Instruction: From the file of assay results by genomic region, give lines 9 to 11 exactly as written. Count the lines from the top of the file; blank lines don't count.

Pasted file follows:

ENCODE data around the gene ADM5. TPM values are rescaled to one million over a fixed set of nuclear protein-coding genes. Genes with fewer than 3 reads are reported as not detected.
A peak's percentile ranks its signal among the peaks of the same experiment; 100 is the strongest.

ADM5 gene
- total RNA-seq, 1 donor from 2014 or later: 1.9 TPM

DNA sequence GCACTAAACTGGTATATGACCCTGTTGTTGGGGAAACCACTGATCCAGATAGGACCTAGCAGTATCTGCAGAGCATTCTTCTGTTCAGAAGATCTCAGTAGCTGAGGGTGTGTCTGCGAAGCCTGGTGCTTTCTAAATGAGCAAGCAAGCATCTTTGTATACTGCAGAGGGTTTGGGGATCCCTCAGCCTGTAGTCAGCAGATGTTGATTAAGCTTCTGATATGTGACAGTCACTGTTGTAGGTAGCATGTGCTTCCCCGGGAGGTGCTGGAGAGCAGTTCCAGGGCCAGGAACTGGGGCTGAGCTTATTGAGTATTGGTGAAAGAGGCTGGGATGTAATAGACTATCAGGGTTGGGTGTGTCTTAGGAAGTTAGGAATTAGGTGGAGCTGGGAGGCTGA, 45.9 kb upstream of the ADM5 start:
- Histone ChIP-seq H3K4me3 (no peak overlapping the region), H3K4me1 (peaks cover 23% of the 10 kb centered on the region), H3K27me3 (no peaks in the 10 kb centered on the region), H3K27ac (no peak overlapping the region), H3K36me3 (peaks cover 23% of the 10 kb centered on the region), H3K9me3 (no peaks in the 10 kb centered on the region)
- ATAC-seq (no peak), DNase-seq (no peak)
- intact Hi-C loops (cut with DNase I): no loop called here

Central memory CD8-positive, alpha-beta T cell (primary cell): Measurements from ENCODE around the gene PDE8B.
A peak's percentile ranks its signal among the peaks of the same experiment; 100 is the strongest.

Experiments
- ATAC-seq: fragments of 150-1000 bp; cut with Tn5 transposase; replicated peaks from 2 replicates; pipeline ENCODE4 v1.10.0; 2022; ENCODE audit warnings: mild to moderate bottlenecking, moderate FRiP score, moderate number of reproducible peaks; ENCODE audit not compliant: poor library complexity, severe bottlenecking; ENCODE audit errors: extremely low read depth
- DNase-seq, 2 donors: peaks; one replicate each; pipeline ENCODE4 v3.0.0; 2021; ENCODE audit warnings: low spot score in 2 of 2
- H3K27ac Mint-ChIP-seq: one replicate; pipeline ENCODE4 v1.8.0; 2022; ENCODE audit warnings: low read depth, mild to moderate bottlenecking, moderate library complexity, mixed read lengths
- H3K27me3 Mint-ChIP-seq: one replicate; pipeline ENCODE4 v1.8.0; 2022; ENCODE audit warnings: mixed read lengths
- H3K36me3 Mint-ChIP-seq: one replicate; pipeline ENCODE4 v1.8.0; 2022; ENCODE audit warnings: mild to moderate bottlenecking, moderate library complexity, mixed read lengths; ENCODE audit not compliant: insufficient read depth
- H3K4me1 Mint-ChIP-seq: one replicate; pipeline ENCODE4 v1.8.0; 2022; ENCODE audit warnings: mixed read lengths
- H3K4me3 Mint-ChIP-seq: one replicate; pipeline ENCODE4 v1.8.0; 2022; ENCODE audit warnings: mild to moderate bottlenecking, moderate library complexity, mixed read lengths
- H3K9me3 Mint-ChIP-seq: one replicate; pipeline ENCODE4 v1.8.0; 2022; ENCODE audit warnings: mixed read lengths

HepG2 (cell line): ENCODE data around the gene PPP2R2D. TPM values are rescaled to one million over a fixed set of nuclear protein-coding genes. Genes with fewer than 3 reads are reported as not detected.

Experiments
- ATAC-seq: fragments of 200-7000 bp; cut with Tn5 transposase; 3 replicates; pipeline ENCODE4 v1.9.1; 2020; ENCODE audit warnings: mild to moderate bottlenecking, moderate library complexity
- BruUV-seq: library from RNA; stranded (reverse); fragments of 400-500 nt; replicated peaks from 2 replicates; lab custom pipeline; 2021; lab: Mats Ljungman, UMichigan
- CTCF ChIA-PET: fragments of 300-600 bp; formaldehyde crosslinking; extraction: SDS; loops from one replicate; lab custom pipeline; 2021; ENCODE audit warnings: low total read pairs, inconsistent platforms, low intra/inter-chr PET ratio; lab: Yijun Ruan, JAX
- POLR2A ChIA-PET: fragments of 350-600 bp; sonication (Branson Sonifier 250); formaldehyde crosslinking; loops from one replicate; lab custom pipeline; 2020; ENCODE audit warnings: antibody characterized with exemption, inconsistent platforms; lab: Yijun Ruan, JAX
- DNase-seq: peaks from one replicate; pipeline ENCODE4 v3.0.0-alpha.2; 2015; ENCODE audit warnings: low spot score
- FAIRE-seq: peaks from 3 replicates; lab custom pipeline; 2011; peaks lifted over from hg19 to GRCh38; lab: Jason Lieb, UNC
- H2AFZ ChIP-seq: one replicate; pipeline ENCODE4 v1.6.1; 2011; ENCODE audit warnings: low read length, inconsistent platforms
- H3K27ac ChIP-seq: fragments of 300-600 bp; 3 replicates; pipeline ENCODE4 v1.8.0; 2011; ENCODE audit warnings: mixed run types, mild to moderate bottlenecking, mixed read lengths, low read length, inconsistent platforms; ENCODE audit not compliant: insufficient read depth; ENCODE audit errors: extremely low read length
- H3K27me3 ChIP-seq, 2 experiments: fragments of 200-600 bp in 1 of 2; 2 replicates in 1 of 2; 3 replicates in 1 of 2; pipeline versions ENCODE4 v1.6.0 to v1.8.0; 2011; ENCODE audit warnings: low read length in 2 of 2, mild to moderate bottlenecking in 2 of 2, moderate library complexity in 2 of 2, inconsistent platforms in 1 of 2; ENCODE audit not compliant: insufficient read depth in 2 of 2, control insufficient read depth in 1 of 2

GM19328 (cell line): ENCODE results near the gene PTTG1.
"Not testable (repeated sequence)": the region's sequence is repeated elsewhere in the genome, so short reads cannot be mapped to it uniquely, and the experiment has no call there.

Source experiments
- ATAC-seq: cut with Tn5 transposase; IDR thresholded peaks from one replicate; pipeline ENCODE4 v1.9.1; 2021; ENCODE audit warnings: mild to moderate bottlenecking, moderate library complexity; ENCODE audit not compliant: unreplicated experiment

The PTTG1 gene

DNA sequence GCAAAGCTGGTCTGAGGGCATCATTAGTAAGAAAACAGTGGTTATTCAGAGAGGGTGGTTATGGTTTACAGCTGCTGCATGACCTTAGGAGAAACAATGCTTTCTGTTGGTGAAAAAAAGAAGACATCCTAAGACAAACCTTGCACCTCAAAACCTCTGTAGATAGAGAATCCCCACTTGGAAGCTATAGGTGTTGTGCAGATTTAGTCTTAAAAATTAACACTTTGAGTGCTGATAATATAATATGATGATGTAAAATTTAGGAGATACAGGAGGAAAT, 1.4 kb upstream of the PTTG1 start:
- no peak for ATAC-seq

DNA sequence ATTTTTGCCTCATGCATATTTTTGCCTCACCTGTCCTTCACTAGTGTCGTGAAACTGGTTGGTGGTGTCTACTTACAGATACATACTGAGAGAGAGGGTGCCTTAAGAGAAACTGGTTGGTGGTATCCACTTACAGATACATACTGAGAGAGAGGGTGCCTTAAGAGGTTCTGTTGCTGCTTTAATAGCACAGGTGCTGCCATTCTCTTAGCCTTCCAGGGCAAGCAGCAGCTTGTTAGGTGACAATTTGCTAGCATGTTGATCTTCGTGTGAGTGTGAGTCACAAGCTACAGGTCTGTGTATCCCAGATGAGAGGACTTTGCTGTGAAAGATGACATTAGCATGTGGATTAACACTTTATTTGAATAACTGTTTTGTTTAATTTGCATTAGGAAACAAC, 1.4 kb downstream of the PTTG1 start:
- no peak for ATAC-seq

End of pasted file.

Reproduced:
Central memory CD8-positive, alpha-beta T cell (primary cell): Measurements from ENCODE around the gene PDE8B.
A peak's percentile ranks its signal among the peaks of the same experiment; 100 is the strongest.

Experiments